How to introduce toys to a fearful bird

Some birds seem straight up freaked out about new toys or perches. My Hahns Macaw, Gizmo, was one of those birds. New items would send her screaming and clinging to the side of the cage to get away. I knew I would have to be very slow with her. 

It can be a long process, but I have used this with several birds now with good results.

Choose ONE new item you would like to introduce to your bird. We want to find a place outside of the cage  we can put the item, at a distance where they can see it but don't react negatively to it. For Gizmo, this was about 6 feet away on a stand I had. Leave it there for a week or so. Then move it closer to them by 6 to 12 inches, even if this means it is on the floor; again, able to see it but we want no negative response. Wary is okay as long as they aren't freaked out.

Repeat the process until you can actually attach the item to the outside of the cage furthest from their favorite roost (usually where they sleep or spend the most time). If there is a negative reaction, go back a step or two. We want then to be able to see the toy but not feel forced to have it next to them, and they usually feel safest in their favorite place.

Finally, I  switch the item to the inside of the cage directly on the other side of where it had been on the outside. That way it's really only moving from outside to inside, not more than a few inches closer.

Once they are okay with that toy (again, wary is okay. We just don't want them anxious or scared) then you can start desensitizing the next item. Don't rush them though. They may not be ready for something new just yet. Go at their pace, always. Don't feel you need to completely fill the cage with toys, and remember that even non-fearful birds may need a few weeks to get around to playing with new items. 

Eventually, after they are used to what is in their cage, and are not playing with them anymore, I do what I call "musical chairs." I mentally divide the cage into several zones that I want to be able to place toys, making sure that there is a range between the "Favorite Perch" and the "Desensitizing Area"  of the cage. For timid birds, this might only mean 2-5 toy zones in their cage at any one point.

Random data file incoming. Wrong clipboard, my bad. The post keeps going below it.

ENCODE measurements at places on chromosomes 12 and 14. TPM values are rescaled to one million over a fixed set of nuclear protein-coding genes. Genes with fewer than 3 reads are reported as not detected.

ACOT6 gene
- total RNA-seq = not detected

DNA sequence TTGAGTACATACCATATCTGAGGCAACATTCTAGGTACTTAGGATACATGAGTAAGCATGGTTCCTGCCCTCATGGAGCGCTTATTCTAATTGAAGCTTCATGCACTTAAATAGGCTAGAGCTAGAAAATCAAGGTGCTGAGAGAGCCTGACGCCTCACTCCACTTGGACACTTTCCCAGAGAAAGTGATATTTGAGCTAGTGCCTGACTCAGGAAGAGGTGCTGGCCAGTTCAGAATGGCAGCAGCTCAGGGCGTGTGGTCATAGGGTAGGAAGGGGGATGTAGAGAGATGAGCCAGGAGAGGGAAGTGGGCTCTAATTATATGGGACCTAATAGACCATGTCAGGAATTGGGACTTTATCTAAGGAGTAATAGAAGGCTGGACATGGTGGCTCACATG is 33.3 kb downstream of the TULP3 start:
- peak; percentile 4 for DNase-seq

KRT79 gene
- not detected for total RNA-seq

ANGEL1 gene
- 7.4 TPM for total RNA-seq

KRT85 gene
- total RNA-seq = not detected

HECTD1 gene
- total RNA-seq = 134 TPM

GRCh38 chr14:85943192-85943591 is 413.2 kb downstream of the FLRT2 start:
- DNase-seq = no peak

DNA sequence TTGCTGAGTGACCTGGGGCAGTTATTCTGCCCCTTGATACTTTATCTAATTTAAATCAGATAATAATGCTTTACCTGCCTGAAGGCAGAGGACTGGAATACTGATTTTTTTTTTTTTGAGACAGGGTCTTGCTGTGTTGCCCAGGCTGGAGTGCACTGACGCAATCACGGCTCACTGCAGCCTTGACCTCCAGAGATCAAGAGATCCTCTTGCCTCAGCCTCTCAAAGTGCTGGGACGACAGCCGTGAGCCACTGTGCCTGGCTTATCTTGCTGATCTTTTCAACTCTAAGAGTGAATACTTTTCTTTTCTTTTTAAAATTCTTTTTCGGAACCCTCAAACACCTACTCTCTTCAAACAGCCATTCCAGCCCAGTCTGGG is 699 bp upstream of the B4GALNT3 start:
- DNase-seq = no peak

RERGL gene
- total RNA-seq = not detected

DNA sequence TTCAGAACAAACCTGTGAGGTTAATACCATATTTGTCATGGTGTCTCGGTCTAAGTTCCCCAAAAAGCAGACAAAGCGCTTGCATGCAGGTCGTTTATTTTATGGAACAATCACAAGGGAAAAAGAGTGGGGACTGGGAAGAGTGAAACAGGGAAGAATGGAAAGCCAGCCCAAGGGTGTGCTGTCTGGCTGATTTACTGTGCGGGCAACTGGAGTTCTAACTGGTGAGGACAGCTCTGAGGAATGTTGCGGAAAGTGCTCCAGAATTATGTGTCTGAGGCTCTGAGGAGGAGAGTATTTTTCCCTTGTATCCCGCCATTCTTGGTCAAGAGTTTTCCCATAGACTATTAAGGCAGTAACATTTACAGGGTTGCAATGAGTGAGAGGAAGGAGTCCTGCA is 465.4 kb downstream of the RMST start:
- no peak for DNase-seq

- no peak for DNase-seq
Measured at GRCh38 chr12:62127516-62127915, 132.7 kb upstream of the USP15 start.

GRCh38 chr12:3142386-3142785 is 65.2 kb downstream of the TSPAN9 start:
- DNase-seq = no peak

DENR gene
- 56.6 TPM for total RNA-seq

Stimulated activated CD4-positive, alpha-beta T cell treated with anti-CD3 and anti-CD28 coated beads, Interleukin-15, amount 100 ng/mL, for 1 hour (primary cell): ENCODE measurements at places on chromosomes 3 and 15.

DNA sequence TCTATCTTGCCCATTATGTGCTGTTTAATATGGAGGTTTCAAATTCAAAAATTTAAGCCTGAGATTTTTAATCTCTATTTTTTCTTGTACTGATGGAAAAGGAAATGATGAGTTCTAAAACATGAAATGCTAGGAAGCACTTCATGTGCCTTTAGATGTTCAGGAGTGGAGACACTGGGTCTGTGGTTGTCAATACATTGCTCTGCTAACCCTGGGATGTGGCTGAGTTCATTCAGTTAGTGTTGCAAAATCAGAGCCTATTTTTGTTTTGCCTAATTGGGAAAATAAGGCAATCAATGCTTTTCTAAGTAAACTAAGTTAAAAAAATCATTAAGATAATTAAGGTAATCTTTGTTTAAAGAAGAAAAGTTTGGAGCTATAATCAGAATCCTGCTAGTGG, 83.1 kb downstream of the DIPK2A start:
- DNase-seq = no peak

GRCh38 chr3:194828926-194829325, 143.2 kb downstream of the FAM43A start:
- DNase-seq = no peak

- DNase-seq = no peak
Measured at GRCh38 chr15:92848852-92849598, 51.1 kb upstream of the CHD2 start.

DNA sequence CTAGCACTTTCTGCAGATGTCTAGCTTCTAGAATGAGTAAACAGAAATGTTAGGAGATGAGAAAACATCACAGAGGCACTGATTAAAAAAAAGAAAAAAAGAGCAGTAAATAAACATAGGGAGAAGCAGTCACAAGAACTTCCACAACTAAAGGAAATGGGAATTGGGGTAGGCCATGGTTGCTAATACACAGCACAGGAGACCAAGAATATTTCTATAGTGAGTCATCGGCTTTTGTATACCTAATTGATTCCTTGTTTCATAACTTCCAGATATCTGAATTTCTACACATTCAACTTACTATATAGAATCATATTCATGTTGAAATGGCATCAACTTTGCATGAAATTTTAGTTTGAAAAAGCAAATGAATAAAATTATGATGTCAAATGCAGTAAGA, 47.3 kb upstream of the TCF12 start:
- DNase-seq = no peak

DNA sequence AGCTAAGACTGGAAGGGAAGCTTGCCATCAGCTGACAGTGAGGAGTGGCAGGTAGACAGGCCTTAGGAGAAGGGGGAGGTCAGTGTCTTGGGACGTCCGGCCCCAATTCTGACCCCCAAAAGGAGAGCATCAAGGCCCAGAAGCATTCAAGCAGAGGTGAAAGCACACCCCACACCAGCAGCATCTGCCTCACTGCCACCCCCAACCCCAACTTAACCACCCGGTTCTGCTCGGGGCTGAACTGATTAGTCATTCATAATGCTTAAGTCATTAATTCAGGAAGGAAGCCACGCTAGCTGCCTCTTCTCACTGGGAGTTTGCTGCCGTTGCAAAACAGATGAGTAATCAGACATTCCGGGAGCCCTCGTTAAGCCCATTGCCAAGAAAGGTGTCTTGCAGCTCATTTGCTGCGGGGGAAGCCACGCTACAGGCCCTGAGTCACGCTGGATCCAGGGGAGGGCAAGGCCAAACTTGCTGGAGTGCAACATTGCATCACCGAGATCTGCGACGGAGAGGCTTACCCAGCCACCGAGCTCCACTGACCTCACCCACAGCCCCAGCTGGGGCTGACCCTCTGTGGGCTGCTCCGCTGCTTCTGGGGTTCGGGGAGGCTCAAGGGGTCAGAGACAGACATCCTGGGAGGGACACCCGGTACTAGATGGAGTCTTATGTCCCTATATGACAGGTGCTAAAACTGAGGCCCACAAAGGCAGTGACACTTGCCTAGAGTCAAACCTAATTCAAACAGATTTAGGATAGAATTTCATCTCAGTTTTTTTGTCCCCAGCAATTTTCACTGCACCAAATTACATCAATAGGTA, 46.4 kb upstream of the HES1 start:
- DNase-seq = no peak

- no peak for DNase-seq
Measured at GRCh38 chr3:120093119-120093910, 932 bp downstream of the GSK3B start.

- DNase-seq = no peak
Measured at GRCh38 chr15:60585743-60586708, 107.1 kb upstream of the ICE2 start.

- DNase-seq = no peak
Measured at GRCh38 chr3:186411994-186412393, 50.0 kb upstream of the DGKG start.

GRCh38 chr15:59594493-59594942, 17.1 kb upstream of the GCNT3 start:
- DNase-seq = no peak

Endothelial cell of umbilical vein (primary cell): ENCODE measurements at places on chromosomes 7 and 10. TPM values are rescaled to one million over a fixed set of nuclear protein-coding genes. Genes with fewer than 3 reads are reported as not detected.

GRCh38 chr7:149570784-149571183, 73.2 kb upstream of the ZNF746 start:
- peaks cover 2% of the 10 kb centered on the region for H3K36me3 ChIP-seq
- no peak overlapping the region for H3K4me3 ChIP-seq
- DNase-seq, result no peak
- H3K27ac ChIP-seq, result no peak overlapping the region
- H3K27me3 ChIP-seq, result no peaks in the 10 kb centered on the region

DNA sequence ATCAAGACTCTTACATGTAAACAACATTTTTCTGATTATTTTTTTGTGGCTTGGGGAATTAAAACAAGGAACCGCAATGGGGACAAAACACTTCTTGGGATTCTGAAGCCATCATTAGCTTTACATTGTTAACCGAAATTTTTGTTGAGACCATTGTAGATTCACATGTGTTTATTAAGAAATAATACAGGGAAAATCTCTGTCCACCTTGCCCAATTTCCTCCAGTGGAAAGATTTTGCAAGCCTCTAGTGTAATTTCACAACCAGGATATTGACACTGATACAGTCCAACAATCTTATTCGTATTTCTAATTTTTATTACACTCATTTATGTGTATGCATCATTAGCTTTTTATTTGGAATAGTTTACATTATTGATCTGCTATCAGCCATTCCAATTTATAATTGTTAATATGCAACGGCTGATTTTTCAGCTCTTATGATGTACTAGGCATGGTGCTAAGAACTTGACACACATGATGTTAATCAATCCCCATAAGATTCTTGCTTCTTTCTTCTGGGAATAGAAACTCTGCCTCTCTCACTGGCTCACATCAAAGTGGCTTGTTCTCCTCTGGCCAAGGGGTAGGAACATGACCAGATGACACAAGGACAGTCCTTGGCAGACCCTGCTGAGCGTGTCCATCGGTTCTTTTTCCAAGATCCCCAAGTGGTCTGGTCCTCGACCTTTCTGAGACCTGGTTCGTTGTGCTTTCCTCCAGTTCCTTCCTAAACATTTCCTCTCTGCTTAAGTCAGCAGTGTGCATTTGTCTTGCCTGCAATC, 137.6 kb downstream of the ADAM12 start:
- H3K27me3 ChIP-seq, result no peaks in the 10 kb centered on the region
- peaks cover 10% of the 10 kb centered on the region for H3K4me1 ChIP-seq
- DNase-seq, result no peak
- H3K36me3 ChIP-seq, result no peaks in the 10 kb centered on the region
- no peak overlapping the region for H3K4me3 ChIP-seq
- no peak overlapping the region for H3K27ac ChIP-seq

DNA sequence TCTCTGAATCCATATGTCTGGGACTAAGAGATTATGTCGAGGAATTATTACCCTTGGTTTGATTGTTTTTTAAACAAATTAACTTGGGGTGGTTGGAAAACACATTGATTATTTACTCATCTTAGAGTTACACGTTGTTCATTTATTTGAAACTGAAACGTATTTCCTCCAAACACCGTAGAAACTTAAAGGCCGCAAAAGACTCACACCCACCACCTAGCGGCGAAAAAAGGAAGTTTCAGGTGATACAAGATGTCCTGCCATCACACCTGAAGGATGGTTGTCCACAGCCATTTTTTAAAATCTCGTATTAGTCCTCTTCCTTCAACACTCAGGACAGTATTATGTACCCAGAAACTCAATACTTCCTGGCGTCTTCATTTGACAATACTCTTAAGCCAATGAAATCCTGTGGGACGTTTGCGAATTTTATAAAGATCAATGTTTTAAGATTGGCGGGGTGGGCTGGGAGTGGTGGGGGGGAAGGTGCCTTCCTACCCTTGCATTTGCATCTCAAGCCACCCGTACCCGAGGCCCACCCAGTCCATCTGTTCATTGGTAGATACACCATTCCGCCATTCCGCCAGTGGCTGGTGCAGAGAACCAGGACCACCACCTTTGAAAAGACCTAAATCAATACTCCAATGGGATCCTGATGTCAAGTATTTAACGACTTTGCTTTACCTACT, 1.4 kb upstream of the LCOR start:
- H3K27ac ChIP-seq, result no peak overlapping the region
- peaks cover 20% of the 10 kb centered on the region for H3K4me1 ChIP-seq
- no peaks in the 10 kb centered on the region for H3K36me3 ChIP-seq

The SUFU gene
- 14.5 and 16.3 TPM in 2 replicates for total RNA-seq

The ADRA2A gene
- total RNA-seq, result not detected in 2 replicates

I rotate the toys so that the toy nearest the favorite perch is retired for a bit if it is still useable and not a comfort item for them, or thrown away if they have destroyed it.  I move the next closest toy in its position, and the next closest moves into that now empty spot, and so on and so forth, so that the most recently Desensitized toy would move farther into the cage and make room for a new one eventually. In this way, only one new element is added at a time, while the rest are known things and just shifted. It allows them to have the extra time they need with toys without getting bored. For some birds, placement is key, so rotating them through also gives them a chance to tackle a toy in a different position that they may prefer.

For my Hahns, some things were able to be moved in within a couple weeks, while others took a month or more. It's all about slightly pushing that comfort zone in manageable amounts. Luckily, Gizmo did learn to read trust me more through all of this and I was able to swap things in and out of her cage without so much build up after a while. She taught me so much though about patience and working with fearful birds that I will always be grateful for! 

A Hahns Macaw playing with a wooden bird toy

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